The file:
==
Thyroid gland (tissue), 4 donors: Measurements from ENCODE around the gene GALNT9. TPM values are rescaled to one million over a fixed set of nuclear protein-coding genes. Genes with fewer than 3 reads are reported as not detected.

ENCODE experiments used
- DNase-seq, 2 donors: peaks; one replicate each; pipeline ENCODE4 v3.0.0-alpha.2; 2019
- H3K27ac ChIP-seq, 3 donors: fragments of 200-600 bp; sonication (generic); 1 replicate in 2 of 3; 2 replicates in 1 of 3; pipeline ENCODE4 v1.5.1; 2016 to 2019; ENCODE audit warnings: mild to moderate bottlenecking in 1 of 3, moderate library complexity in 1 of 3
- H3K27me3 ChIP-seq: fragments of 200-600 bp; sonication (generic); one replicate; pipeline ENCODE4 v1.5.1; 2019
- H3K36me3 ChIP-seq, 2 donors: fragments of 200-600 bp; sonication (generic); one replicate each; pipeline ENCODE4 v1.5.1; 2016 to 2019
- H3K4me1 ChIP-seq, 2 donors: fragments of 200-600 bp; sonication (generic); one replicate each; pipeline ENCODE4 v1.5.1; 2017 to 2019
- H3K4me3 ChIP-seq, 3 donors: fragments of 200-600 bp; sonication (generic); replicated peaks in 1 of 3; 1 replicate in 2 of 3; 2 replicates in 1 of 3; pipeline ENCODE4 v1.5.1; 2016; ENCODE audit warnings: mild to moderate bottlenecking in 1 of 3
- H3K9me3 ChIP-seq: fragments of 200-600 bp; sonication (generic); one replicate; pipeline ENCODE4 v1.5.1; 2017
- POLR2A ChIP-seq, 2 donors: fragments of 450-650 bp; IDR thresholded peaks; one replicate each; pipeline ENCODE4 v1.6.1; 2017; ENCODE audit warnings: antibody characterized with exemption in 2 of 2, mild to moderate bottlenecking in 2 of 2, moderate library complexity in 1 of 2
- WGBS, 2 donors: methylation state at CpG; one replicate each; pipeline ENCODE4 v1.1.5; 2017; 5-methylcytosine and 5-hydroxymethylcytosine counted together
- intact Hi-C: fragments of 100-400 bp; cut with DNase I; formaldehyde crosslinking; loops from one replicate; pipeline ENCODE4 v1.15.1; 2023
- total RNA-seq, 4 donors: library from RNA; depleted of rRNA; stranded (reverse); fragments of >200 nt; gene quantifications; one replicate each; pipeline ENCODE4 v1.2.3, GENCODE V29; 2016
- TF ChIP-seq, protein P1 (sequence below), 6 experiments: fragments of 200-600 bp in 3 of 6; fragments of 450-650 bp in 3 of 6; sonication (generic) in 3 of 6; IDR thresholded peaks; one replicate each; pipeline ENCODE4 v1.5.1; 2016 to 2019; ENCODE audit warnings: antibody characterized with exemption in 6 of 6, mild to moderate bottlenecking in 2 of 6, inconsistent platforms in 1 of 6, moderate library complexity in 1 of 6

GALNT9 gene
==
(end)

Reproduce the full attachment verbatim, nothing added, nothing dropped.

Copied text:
Thyroid gland (tissue), 4 donors: Measurements from ENCODE around the gene GALNT9. TPM values are rescaled to one million over a fixed set of nuclear protein-coding genes. Genes with fewer than 3 reads are reported as not detected.

ENCODE experiments used
- DNase-seq, 2 donors: peaks; one replicate each; pipeline ENCODE4 v3.0.0-alpha.2; 2019
- H3K27ac ChIP-seq, 3 donors: fragments of 200-600 bp; sonication (generic); 1 replicate in 2 of 3; 2 replicates in 1 of 3; pipeline ENCODE4 v1.5.1; 2016 to 2019; ENCODE audit warnings: mild to moderate bottlenecking in 1 of 3, moderate library complexity in 1 of 3
- H3K27me3 ChIP-seq: fragments of 200-600 bp; sonication (generic); one replicate; pipeline ENCODE4 v1.5.1; 2019
- H3K36me3 ChIP-seq, 2 donors: fragments of 200-600 bp; sonication (generic); one replicate each; pipeline ENCODE4 v1.5.1; 2016 to 2019
- H3K4me1 ChIP-seq, 2 donors: fragments of 200-600 bp; sonication (generic); one replicate each; pipeline ENCODE4 v1.5.1; 2017 to 2019
- H3K4me3 ChIP-seq, 3 donors: fragments of 200-600 bp; sonication (generic); replicated peaks in 1 of 3; 1 replicate in 2 of 3; 2 replicates in 1 of 3; pipeline ENCODE4 v1.5.1; 2016; ENCODE audit warnings: mild to moderate bottlenecking in 1 of 3
- H3K9me3 ChIP-seq: fragments of 200-600 bp; sonication (generic); one replicate; pipeline ENCODE4 v1.5.1; 2017
- POLR2A ChIP-seq, 2 donors: fragments of 450-650 bp; IDR thresholded peaks; one replicate each; pipeline ENCODE4 v1.6.1; 2017; ENCODE audit warnings: antibody characterized with exemption in 2 of 2, mild to moderate bottlenecking in 2 of 2, moderate library complexity in 1 of 2
- WGBS, 2 donors: methylation state at CpG; one replicate each; pipeline ENCODE4 v1.1.5; 2017; 5-methylcytosine and 5-hydroxymethylcytosine counted together
- intact Hi-C: fragments of 100-400 bp; cut with DNase I; formaldehyde crosslinking; loops from one replicate; pipeline ENCODE4 v1.15.1; 2023
- total RNA-seq, 4 donors: library from RNA; depleted of rRNA; stranded (reverse); fragments of >200 nt; gene quantifications; one replicate each; pipeline ENCODE4 v1.2.3, GENCODE V29; 2016
- TF ChIP-seq, protein P1 (sequence below), 6 experiments: fragments of 200-600 bp in 3 of 6; fragments of 450-650 bp in 3 of 6; sonication (generic) in 3 of 6; IDR thresholded peaks; one replicate each; pipeline ENCODE4 v1.5.1; 2016 to 2019; ENCODE audit warnings: antibody characterized with exemption in 6 of 6, mild to moderate bottlenecking in 2 of 6, inconsistent platforms in 1 of 6, moderate library complexity in 1 of 6

GALNT9 gene